We’ve got another trip in the pipeline, this time to Slovenia, Istrian Croatia, and northern Serbia but, as of yet, no firm dates. In the meantime, below are some of what we consider to be the most captivating spomeniks we have seen.

Standout spomeniks for us include Kadinjača Memorial Complex near Užice in Serbia. Situated high up and with outstanding views of the surrounding countryside, we’ve visited this memorial on two occasions, once when it was covered in knee-deep snow and then again in the late afternoon on a glorious summer’s day. There was a marked difference between each visit as the weather conditions produced contrasting landscapes.

Kadinjaca Memorial Complex Uzice Serbia-21 copyCold but happy at Kadinjača Memorial Complex near Užice

The ‘Seagull Wings Monument’ in Podgora, Croatia really fascinated me. The design is such that it looks completely different depending on the viewing angle and we spent ages wandering around the base of this particular spomenik. Another one we also spent quite a while looking at was the ‘Monument to the uprising of the people of Kordun and Banija’ inside Petrova Gora National Park (also in Croatia). Although not strictly allowed, you can enter this hulk of a memorial and eventually reach the rooftop.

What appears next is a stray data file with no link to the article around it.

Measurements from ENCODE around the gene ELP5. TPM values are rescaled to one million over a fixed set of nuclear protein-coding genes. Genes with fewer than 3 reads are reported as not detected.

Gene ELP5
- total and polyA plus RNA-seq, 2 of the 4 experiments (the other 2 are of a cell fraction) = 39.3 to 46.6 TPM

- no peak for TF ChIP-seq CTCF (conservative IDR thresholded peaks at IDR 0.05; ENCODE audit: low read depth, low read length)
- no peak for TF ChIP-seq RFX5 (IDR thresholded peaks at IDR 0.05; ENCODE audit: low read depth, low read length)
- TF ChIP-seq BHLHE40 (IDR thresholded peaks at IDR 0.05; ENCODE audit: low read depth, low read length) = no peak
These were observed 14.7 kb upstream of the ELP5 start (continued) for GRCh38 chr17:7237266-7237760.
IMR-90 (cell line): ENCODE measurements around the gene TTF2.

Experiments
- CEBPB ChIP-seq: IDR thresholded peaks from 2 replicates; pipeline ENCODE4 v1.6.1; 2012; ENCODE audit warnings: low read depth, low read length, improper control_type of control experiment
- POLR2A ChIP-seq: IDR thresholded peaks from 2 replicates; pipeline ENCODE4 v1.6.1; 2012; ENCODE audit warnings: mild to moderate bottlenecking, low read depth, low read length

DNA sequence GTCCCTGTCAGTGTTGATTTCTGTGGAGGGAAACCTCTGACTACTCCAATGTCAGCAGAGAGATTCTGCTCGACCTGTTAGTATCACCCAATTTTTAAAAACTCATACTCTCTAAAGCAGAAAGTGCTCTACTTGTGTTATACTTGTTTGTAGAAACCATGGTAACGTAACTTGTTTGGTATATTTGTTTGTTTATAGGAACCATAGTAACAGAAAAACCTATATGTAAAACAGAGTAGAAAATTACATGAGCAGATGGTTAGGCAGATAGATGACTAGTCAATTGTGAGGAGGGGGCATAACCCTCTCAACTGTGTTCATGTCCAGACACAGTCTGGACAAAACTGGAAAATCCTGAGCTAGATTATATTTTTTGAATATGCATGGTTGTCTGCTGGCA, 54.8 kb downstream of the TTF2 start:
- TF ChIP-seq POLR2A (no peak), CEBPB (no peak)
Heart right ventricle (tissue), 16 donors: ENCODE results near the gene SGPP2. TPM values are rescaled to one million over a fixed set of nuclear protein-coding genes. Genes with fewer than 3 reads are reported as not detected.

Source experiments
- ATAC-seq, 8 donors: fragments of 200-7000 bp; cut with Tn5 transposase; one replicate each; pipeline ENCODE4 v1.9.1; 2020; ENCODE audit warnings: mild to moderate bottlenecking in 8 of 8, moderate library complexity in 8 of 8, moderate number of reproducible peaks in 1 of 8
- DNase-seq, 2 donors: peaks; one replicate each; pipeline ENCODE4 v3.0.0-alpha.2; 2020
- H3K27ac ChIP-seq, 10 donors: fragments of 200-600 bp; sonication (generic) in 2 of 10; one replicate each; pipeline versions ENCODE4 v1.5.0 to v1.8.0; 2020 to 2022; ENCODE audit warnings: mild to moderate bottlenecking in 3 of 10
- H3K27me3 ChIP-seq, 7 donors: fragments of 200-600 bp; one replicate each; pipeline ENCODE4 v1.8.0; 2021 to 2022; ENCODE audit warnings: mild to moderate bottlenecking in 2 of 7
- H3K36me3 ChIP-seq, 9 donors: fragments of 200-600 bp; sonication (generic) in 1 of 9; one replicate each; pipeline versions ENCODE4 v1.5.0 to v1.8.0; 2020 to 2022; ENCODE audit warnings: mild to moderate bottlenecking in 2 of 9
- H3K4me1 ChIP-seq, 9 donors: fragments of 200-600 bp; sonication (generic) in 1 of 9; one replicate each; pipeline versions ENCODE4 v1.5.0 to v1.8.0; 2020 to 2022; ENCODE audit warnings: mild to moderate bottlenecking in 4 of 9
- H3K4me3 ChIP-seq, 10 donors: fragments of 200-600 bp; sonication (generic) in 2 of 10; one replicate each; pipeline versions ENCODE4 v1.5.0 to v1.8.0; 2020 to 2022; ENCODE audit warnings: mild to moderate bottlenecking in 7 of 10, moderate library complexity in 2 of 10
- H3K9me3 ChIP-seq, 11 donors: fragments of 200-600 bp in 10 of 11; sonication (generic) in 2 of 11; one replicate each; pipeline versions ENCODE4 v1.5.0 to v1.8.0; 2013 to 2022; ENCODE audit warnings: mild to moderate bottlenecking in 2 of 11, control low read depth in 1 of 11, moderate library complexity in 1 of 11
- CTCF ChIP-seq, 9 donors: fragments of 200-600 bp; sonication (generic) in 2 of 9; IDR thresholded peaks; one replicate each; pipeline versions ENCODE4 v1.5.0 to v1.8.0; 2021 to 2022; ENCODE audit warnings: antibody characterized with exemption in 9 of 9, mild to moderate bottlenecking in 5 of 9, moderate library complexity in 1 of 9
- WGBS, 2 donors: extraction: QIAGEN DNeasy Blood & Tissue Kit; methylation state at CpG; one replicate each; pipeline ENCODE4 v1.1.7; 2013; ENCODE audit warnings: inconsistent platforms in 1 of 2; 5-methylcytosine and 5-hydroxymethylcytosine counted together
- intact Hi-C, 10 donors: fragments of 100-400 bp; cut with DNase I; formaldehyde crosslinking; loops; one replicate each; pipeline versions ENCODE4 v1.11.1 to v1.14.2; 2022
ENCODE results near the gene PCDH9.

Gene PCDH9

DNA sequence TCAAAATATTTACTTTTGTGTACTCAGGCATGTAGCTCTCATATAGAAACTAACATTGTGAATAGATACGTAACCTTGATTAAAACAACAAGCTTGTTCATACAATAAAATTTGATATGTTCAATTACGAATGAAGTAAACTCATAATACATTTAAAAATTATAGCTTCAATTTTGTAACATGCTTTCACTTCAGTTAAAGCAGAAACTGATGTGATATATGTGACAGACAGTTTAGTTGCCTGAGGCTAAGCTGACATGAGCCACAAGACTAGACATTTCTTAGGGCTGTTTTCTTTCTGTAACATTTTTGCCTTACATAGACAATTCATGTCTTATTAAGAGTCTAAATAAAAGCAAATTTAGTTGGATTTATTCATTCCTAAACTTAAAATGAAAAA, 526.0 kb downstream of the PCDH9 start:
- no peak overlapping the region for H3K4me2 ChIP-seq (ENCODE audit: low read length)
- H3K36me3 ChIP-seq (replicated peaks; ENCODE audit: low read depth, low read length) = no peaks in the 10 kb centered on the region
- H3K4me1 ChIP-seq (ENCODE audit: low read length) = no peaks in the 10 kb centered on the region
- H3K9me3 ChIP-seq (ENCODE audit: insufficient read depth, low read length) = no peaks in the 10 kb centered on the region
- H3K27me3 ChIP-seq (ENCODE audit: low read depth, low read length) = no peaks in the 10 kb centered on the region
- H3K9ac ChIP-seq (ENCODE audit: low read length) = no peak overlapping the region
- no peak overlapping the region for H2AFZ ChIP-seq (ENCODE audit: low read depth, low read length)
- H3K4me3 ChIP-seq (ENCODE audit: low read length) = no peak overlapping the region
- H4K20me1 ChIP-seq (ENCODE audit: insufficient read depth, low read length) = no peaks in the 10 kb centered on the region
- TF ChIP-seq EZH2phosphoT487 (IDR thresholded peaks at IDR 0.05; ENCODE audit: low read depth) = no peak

I defy anyone to not be impressed by the sheer scale of the ‘Battle of Sutjeska Memorial Monument Complex’ in the Valley of Heroes in Tjentište, Bosnia & Herzegovina. In fact, this is Kirsty’s favourite spomenik, while mine is the abstract ‘Necropolis for the Victims of Fascism’ (Monument on Smrike) in Novi Travnik (also Bosnia & Herzegovina), which I could sit and look at all day.

The spiky ‘Monument to the Fallen Soldiers of the Kosmaj Partisan Detachment’ is one of the region’s most photographed spomeniks. It’s high up on Kosmaj Mountain and, when we arrived, we had to sit in the car for about an hour as the monument was completely covered in fog and there wasn’t much point in trying to take any photos until it cleared.